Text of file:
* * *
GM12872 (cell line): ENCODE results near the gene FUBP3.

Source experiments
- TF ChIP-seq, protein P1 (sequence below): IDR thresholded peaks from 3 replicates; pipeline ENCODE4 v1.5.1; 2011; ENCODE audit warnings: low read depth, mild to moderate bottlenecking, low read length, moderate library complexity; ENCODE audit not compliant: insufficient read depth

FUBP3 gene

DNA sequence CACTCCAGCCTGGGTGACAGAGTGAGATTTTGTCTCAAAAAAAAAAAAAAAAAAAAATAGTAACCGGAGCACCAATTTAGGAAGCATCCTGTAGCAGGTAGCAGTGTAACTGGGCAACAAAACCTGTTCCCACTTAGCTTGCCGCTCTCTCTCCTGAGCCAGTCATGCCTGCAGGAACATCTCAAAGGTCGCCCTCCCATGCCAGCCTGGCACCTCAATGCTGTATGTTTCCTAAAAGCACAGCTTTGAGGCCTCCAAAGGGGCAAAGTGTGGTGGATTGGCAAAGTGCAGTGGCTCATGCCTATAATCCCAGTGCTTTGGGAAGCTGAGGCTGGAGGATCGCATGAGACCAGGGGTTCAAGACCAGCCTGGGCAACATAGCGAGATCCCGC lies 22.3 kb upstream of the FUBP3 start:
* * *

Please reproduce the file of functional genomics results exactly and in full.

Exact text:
GM12872 (cell line): ENCODE results near the gene FUBP3.

Source experiments
- TF ChIP-seq, protein P1 (sequence below): IDR thresholded peaks from 3 replicates; pipeline ENCODE4 v1.5.1; 2011; ENCODE audit warnings: low read depth, mild to moderate bottlenecking, low read length, moderate library complexity; ENCODE audit not compliant: insufficient read depth

FUBP3 gene

DNA sequence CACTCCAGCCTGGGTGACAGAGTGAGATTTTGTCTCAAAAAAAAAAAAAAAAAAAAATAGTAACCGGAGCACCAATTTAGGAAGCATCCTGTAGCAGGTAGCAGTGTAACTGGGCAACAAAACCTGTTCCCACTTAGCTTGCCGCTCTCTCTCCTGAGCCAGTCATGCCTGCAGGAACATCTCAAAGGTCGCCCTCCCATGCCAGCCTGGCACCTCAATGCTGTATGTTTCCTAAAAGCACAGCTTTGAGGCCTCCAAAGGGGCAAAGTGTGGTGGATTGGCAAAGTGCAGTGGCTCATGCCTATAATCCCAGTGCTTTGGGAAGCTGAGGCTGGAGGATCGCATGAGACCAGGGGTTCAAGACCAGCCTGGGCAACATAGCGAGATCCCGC lies 22.3 kb upstream of the FUBP3 start: